Effective Communication: 3 Key Steps

Effective Communication

Very Few People Pay Attention

On a recent flight, I learned a valuable lesson about effective communication. I found myself annoyed at all of the pre-flight safety announcements. I wanted the continuous droning blasting from the speaker to cease. Moreover, I wanted to concentrate on my book. I looked around at the other passengers. Soon, I realized that I wasn’t alone. Very few people paid attention.

While there is no doubt that the message had potential benefits. I would have been useful under certain circumstances. For example, if we needed to secure our oxygen masks or turn the seat cushion into a flotation device. However, it simply wasn’t resonating with the majority of the passengers. Frequent flyers hear this same message hundreds of times.

For less seasoned travelers, there were issues to consider. Firstly, get your child to stop putting gummy bears up their nose. Secondly, secure overhead space for your luggage. However, gaining this information warranted diverting their attention from the novels they squeezed. Despite the potential benefit of the information, there wasn’t a great deal of interest in the message.

How many times have sellers or sales managers found themselves in a similar situation? Sure, the message may have been beneficial. But if the listener didn’t receive it, what good did it do?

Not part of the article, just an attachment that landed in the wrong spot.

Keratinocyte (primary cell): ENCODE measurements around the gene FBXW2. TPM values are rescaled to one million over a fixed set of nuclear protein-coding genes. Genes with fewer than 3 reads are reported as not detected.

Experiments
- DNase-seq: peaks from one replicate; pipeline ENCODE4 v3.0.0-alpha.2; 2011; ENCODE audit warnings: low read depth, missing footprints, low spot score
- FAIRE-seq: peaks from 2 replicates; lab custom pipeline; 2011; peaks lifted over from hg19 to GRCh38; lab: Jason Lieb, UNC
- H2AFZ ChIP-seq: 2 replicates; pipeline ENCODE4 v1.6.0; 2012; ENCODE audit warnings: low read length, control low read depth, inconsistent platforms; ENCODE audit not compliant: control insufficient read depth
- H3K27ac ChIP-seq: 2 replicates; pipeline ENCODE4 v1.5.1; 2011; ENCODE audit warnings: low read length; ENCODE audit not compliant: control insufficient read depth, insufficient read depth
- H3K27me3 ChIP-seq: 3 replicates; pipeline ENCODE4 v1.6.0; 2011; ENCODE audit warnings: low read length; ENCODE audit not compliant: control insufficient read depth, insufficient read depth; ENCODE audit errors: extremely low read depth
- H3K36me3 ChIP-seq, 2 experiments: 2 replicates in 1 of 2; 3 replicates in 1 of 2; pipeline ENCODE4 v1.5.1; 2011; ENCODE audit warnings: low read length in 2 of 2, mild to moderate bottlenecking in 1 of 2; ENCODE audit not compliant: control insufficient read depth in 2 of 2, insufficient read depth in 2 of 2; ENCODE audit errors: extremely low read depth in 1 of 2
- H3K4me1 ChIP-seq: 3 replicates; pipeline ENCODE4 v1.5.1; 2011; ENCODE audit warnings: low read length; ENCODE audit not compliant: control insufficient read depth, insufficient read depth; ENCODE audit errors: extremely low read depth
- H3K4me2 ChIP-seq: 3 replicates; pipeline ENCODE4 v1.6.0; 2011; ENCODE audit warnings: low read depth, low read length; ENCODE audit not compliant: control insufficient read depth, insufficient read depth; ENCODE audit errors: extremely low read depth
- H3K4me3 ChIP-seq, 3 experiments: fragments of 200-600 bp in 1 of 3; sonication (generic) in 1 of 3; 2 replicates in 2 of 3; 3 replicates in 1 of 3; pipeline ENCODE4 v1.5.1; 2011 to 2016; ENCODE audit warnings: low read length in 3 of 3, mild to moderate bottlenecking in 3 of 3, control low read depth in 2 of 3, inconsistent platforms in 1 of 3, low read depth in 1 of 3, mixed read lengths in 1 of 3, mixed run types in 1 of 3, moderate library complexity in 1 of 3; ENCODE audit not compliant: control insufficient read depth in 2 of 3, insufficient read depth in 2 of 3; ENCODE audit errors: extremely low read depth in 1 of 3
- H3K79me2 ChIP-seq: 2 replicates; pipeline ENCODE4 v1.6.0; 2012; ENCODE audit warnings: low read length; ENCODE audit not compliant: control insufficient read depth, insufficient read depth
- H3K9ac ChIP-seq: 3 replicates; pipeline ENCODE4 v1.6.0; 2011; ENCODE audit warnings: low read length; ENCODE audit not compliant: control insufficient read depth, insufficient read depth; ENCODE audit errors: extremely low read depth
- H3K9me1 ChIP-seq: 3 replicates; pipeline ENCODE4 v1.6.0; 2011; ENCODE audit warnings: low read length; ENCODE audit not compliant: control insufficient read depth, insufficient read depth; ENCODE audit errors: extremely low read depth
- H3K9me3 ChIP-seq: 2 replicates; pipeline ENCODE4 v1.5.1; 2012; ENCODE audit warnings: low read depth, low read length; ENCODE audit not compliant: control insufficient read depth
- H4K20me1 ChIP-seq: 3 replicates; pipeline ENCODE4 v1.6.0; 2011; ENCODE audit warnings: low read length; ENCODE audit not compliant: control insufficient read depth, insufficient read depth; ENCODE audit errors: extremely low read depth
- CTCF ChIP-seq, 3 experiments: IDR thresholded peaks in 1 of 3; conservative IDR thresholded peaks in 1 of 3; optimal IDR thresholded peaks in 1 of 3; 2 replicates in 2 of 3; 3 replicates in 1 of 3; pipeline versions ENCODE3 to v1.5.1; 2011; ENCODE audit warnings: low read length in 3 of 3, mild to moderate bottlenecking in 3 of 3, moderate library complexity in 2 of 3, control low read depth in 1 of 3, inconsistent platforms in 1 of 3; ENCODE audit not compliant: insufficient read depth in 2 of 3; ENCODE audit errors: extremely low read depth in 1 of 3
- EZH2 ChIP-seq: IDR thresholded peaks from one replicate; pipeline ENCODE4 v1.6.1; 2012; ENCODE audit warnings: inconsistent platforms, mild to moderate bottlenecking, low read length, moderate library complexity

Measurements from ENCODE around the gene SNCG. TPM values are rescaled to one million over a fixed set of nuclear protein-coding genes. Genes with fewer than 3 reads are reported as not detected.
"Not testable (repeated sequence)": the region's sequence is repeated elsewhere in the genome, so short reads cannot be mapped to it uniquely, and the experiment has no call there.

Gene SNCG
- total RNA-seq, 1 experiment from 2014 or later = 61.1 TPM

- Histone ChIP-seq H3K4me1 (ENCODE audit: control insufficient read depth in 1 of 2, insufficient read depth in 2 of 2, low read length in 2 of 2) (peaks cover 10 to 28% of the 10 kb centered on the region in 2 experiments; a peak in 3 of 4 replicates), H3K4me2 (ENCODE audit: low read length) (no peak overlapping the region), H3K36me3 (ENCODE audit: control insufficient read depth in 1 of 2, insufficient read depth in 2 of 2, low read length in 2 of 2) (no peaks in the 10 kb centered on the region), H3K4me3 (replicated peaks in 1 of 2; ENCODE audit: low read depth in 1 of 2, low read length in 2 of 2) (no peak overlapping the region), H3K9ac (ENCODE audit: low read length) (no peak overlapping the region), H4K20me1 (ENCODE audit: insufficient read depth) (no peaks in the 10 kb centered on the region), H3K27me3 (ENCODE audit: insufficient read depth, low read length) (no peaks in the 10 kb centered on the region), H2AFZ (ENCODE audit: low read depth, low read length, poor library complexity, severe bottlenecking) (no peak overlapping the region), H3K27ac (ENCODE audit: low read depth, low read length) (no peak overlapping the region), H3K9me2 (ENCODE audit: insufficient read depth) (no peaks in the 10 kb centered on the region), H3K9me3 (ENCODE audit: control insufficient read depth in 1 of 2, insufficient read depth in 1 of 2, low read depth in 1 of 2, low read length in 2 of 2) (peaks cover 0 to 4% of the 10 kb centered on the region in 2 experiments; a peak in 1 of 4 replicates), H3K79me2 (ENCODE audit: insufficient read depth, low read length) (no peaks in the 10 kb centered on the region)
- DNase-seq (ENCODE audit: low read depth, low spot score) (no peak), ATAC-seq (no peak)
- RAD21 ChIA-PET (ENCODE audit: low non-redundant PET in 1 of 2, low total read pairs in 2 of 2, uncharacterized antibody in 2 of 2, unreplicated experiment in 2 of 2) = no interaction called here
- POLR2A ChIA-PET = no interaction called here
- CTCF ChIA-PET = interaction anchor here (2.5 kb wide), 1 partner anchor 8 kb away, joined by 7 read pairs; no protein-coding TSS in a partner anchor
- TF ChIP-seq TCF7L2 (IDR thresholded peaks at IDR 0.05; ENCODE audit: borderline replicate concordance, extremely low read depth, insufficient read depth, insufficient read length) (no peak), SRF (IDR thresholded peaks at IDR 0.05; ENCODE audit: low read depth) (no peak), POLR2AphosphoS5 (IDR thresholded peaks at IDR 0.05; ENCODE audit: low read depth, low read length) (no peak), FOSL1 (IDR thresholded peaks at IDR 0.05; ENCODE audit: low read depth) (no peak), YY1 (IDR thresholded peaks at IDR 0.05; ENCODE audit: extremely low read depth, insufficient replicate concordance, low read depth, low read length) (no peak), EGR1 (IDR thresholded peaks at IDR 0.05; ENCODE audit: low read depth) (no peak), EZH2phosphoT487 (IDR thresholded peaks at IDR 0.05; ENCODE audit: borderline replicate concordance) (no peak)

Make Communication Meaningful

Are our messages simply talking points that we have polished for our own benefit rather than a crafted message designed for our audience? For our messages to be effective, they must address a real concern for the listener. It also must be structured in such a manner that makes people want to listen. In other words, the message must be compelling. We have an obligation to those that we are trying to help, not only to deliver the message but to do so in a manner that prompts them to take action.

effective communication

Effective Communication is Significant

So, how do we accomplish this? Well, it begins by being very specific about the current environment of your listener. We cannot talk in generic terms, but instead, we must deliver a message tailored to the listener. What are they doing today? Second, how are they being affected by their current situation? If we are going to get their attention, we must point out why their current situation might not be best for them; because of either the current or potential negative impact resulting from what they are doing today.

Effective Communication is Actionable

Now that we have their attention we can begin to explore not only why it is happening, but also possible solutions. Better yet, our audience is now more ready to receive our message, because doing so will benefit them. In the end, the most effective message is the one that not only resonates with the listener but also causes them to take action or ownership. This happens when they agree first that their current situation isn’t ideal and then that your suggestion is the best remedy.

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